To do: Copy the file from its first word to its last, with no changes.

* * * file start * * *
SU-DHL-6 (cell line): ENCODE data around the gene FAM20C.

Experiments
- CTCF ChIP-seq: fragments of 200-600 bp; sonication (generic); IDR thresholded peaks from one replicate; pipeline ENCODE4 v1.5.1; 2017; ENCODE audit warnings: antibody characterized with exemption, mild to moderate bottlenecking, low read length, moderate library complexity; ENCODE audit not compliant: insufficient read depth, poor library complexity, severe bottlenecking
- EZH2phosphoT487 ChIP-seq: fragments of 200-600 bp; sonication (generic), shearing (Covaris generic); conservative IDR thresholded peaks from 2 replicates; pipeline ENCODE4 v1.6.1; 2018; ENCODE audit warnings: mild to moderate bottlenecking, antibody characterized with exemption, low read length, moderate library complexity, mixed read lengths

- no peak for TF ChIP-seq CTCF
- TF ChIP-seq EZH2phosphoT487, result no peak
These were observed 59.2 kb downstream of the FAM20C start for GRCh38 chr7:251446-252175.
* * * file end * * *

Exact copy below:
SU-DHL-6 (cell line): ENCODE data around the gene FAM20C.

Experiments
- CTCF ChIP-seq: fragments of 200-600 bp; sonication (generic); IDR thresholded peaks from one replicate; pipeline ENCODE4 v1.5.1; 2017; ENCODE audit warnings: antibody characterized with exemption, mild to moderate bottlenecking, low read length, moderate library complexity; ENCODE audit not compliant: insufficient read depth, poor library complexity, severe bottlenecking
- EZH2phosphoT487 ChIP-seq: fragments of 200-600 bp; sonication (generic), shearing (Covaris generic); conservative IDR thresholded peaks from 2 replicates; pipeline ENCODE4 v1.6.1; 2018; ENCODE audit warnings: mild to moderate bottlenecking, antibody characterized with exemption, low read length, moderate library complexity, mixed read lengths

- no peak for TF ChIP-seq CTCF
- TF ChIP-seq EZH2phosphoT487, result no peak
These were observed 59.2 kb downstream of the FAM20C start for GRCh38 chr7:251446-252175.